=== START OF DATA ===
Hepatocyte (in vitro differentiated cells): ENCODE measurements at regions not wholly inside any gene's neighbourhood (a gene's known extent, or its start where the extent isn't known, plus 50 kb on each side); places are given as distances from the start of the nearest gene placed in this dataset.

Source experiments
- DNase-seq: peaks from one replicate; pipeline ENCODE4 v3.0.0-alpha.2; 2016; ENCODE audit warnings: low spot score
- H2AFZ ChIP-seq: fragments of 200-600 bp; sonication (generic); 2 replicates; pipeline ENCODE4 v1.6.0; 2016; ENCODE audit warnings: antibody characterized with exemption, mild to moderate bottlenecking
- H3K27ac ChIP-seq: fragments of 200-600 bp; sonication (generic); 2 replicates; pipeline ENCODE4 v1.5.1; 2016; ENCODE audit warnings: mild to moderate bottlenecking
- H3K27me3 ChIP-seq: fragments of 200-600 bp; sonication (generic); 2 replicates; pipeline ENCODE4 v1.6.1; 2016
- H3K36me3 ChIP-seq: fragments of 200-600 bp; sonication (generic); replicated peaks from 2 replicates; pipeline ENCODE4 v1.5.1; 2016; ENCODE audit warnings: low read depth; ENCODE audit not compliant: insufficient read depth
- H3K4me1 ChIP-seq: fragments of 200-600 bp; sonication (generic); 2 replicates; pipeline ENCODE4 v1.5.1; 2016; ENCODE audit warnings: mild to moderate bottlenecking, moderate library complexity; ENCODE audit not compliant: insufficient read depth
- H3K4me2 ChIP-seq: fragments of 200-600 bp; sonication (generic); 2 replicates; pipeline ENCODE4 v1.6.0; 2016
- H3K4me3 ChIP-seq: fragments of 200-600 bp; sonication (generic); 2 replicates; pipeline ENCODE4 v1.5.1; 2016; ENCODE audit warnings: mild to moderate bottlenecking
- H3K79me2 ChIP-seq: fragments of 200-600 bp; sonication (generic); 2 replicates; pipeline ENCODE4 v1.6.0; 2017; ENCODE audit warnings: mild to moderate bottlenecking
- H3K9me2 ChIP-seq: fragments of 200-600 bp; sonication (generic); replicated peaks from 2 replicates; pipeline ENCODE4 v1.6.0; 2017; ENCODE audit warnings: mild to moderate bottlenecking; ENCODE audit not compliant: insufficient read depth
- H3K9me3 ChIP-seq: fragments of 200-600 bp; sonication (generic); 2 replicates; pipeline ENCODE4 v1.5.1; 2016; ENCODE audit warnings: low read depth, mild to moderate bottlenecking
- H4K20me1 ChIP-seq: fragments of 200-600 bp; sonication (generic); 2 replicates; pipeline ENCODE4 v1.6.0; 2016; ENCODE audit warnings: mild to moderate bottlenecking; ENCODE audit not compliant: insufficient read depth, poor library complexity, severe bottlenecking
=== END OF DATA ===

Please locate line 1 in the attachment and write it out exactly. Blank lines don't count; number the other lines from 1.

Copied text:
Hepatocyte (in vitro differentiated cells): ENCODE measurements at regions not wholly inside any gene's neighbourhood (a gene's known extent, or its start where the extent isn't known, plus 50 kb on each side); places are given as distances from the start of the nearest gene placed in this dataset.